Empowerment - Part 2
I think this is my 318th blog post. I feel like I’m close to crossing some sort of finish line.
I’ve been taking a break from blogging because I realized I was having experiences so I could write about them more than so that I could be fully present in my life. But this post has been on my mind, particularly because I’d written “Part 1” not long ago when I wrote about learning to paddleboard. This is going to be the second of three or four posts about empowerment.
I had forgotten what I’d started out with over two years ago here, and I was both surprised and not surprised to see it was a picture of me with my mom, and that I’d written, as a way to close out the post, I was lucky to be adopted.
I’d written the post not long after I’d published You Don’t Look Adopted, and I was just entering the spin cycle of You said what was on your mind. Let’s see what happens next. My book was not about being lucky as much as it was about being traumatized and lost. As almost any adoptee will tell you though, lucky is our key word. It’s the universal label for people who aren’t adopted to imagine and describe the adoptee’s experience. You didn’t have a family, and then, lucky, lucky you, a family came along and made you theirs
Adoptees as a whole are not idiots, and they learn to nod and parrot back, as I did, I am so lucky.
Have you ever gone to a funeral where the mourners talk about how lucky they were to lose their beloved? Have you ever visited the aftermath of a town hit by a tornado to talk with the now homeless residents how lucky they are to have lost their houses?
Because loss isn’t generally seen as lucky. Because loss as seen, often, as sad. Devastating. Tragic. As, uh, loss?
But not many people want to look like whiney babies, so it’s easier to talk about luck than heartbreak and confusion and loss when you are surrounded by people who claimed you, paid for you, filled out paperwork to change your name, people you love, people you now see as family (until you look too closely and your brain and sense of self gets confused by the fact that your roots and their roots are not from the same tree, but, whatever, let’s jump back to luck, it’s easier to process).
All of this is to tell you that something amazing happened. I have been writing and writing and writing for the past two and a half years, trying to find myself, my place in the world. Trying to figure out how to negotiate being adopted, negotiate being hit by the fact that when I was 50 years old I realized the reason my life has been so confusing and such a puzzle to me and to those around me was that I’d been carrying around unprocessed grief and DNA of strangers for all of my life. How can you live as an adult, making decisions, having feelings, partners, jobs, houses, cars, children, when you have no idea, truly, who you are? Often you create a mask, and then something happens: a parent dies, you lose a spouse, a child, a pet, a job, and unexpectedly the mask slips and you suddenly a car in a storm whose lights can barely cut through the fog that surrounds you.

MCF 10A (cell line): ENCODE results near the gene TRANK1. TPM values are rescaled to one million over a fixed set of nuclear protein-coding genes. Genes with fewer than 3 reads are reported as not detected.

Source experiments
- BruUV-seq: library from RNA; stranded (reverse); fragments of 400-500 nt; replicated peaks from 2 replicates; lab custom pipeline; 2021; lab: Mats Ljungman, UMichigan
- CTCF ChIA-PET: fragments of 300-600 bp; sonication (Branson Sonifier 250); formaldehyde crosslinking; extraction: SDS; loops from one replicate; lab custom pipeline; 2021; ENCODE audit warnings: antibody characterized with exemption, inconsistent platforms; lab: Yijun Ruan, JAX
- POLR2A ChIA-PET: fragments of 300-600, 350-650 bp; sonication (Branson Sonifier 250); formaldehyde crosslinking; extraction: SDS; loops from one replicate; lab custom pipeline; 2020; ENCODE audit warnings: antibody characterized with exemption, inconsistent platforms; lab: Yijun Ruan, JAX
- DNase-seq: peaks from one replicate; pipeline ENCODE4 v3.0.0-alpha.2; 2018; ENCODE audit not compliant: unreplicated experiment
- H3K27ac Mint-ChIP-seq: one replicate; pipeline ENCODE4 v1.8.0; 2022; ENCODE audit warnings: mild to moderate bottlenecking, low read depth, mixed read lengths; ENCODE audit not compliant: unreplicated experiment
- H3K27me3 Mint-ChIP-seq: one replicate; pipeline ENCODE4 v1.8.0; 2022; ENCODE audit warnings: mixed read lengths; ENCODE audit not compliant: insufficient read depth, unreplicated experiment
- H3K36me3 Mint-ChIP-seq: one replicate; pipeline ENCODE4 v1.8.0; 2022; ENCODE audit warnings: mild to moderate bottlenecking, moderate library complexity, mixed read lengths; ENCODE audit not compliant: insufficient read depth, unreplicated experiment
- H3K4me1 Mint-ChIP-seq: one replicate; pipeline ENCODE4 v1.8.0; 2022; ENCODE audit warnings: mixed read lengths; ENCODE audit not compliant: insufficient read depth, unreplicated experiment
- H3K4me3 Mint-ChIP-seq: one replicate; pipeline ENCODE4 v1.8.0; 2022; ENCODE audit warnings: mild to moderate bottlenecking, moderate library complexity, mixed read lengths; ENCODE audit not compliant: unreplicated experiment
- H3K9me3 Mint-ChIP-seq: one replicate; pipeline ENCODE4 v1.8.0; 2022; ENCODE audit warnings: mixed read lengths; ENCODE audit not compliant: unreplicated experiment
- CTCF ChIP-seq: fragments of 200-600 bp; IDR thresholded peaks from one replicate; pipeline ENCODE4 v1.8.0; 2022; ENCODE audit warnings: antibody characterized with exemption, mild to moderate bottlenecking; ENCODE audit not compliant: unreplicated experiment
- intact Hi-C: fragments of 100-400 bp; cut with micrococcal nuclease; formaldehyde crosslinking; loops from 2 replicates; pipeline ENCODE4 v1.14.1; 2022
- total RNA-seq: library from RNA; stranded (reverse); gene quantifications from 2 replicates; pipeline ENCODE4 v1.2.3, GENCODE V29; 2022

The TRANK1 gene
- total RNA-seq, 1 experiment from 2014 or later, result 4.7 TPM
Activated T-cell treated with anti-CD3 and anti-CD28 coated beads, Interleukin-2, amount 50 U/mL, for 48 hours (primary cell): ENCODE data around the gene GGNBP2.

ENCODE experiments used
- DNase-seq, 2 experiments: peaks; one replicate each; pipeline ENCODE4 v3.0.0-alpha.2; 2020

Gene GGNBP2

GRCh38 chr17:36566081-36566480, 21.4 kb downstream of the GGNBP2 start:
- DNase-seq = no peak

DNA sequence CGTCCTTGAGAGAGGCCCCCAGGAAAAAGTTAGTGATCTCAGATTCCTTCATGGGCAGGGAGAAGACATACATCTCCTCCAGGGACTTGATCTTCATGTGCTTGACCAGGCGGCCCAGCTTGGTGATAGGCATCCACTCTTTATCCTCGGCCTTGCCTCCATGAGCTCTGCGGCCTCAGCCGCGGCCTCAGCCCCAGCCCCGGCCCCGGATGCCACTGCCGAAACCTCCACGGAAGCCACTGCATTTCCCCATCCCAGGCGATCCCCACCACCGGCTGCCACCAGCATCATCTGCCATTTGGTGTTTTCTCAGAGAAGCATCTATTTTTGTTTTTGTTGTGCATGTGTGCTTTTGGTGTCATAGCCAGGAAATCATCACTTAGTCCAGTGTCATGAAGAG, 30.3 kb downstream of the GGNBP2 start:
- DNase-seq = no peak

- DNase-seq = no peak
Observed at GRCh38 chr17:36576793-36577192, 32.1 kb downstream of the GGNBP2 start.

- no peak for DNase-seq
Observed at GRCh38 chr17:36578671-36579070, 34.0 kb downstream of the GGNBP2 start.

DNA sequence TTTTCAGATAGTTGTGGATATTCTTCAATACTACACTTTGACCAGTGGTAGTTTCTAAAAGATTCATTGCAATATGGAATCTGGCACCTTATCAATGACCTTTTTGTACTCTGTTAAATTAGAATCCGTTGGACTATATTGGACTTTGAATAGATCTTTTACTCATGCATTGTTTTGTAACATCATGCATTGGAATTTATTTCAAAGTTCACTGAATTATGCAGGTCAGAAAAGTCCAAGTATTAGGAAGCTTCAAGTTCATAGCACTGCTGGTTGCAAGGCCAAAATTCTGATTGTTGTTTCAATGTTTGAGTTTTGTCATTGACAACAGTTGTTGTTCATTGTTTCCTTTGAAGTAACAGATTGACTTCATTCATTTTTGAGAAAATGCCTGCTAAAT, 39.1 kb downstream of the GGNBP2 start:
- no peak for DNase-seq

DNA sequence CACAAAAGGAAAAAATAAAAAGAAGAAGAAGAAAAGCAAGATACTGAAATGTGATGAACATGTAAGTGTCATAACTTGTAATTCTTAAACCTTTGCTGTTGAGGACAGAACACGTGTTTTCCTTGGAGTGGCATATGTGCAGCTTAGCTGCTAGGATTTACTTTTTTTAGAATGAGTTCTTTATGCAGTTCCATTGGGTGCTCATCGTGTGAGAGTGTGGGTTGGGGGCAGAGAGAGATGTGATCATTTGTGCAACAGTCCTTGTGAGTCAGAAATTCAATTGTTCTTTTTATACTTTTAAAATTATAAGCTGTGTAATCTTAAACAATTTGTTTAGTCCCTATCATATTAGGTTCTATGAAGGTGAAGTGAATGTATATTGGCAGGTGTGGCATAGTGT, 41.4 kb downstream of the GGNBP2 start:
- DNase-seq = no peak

Writing helps. Finding out that I could write “my story” even though I’d never met either of the people who had created me made me feel more present in the world. Blogging helped. Publicly exploring feelings, beliefs. Putting my handprint on the side of the cave of life.
But I still felt…rocky. Not strong in my bones.
And then I got on a paddleboard.
I’m a big believer in the magic of the perfect people coming to you in your life at the perfect time. Last month when I googled “paddleboard lessons and Santa Cruz” I won the lottery. Portside Paddle was the first in the lineup, and so I clicked and booked an appointment for a group lesson.
This morning I had my fourth “group” lesson. I use quotes because each time it has been just me and Burleigh Cooper, the instructor who used to be a lawyer but who retired early to create this company (as well as some other non-profits) with his wife, Helen, a marine biologist, as a way to share with other people their passion for the sport of paddleboarding and their love of and deep concern for the ocean.
It’s hard to write about my experience with Burleigh and Portside Paddle without sounding like either a giant Hallmark Card or a hardcore salesperson, so I have to think about how to tell you just how important this experience has been for me, and how I believe the action of going out onto the ocean on a paddleboard with a gifted teacher is what this (adopted) person needed to get to the next level of health and well-being. My brain is changing. My body is changing. My outlook on my life is changing.
Let me think about this. I’ll get back to you soon.
In the meantime, to check out Portside Paddle, go here: https://portsidepaddleco.com.
I can’t wait to hear your stories.